In Chicago, Smith was the victim of uncontrolled expectations: he knew how to win football games but never figured out how to turn the metaphorical corner and win a Super Bowl. He was a very good coach but not a great coach, and the Bears front office grew tired of continuing to give him chances to prove his championship merit. It was an unfortunate break for Smith, but soon after getting fired in 2012 he found new employment in the NFL as a head coach.

In 2014, the Tampa Bay Buccaneers hired Lovie Smith as their new head coach. He inherited a 4-12 team and only managed to lead the Buccaneers to two wins in his first season as their head coach. In 2015, the Buccaneers showed improvement, winning six games with rookie quarterback Jameis Winston taking snaps behind center. In a somewhat premature move, the Buccaneers fired Smith after the 2016 season, robbing him of an opportunity to build upon the previous season.

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In an unexpected turn of events, Smith’s career trajectory now runs through Champaign, Illinois. The often underappreciated Smith deserves this opportunity to cement his head-coaching legacy and prove to his doubters his merit as a head football coach. .

Always known as a people person, Smith now must mentor a group of young men who already exalt him as a hero due to his recognizable past as a successful NFL head coach. Smith deserves this opportunity because he believes it’s his calling in life to mentor young men.

"During my time in Tampa. I had a chance to reflect on a lot of things — what I really liked about my life and what I’ve been able to do. One of them is being a teacher of young men and trying to mentor them and make them better people and hope they get something else along the way.—-Quote obtained by Chicago Tribune writer Shannon Ryan"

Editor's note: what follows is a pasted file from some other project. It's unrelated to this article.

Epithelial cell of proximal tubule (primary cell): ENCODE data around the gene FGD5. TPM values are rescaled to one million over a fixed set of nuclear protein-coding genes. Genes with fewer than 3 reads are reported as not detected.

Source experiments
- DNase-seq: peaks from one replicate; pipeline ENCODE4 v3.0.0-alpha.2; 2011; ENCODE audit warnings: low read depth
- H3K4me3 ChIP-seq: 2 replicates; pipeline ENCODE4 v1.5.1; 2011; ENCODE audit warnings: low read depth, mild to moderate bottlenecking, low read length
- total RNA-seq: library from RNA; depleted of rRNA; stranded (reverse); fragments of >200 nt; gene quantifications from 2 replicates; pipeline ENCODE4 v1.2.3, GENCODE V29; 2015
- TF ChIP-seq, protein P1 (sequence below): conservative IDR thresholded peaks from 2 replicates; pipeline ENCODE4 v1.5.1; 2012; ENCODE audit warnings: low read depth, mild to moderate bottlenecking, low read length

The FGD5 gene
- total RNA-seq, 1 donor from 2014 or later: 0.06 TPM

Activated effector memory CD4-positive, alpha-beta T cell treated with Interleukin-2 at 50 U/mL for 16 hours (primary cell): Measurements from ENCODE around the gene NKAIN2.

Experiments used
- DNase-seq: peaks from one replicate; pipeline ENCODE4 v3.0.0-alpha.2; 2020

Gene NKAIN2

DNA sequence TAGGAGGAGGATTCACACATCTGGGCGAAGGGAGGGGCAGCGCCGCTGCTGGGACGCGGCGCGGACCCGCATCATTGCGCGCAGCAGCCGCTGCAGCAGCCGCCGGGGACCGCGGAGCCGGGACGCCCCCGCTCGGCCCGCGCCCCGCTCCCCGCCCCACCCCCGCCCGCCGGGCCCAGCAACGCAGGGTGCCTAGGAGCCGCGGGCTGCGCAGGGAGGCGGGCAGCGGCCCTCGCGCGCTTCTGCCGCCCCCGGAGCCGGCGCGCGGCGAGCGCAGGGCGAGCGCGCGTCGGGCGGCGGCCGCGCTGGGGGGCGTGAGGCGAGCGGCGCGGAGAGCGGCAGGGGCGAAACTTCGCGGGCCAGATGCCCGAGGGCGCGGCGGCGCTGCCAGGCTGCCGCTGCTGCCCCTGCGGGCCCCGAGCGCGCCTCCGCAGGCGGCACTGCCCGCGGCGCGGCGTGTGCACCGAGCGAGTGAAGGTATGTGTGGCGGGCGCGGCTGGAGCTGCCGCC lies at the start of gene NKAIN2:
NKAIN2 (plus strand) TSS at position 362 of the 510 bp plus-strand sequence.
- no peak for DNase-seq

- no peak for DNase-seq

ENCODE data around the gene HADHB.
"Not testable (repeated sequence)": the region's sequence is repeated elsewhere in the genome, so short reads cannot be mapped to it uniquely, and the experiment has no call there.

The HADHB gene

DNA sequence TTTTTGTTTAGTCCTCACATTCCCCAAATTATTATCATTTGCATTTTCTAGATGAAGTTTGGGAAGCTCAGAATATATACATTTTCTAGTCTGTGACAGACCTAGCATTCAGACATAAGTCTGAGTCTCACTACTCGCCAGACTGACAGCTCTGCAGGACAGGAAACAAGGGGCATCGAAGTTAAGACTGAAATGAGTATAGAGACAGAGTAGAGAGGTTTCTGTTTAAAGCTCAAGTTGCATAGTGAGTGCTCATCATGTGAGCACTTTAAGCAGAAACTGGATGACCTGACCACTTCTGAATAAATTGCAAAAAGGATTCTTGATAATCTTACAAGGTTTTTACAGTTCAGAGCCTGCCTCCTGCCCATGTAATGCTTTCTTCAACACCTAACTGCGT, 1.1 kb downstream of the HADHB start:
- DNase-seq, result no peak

Smith deserves another chance because he is one of the nice guys in football and knows how to treat people right. As a head coach in the NFL, he commanded respect and got players to buy into his vision without an overbearing personality.

"When he walked into a room, he commanded attention. All eyes went to him. He wasn’t a loud, flashy, overly exuberant guy. He was just very cool and calm and so obviously confident.— Charles Tillman on Lovie Smith quote obtained by Chicago Tribune reporter Dan Wiederer"

Its going to be an uphill battle for Smith in Champaign, but the Illini couldn’t have picked a better candidate to lead this program. Smith’s personality caters towards collegiate athletes because of his ability to connect with people, teach and mentor. If he could command the respect of professional athletes, he should be able to do the same thing with a group of starry-eyed, 18-22 year olds.

Smith’s inability to win a Super Bowl has clouded his legacy. Both the Chicago Bears and Tampa Bay Buccaneers fired a good coach for questionable reasons. Smith’s new beginning at Illinois is a story of redemption; one man’s efforts to leave behind a difficult professional past and write a better future for himself.

Next: Lovie Smith new coach for Illini football

If it was any other program besides the University of Illinois, I would probably be rooting for him to succeed.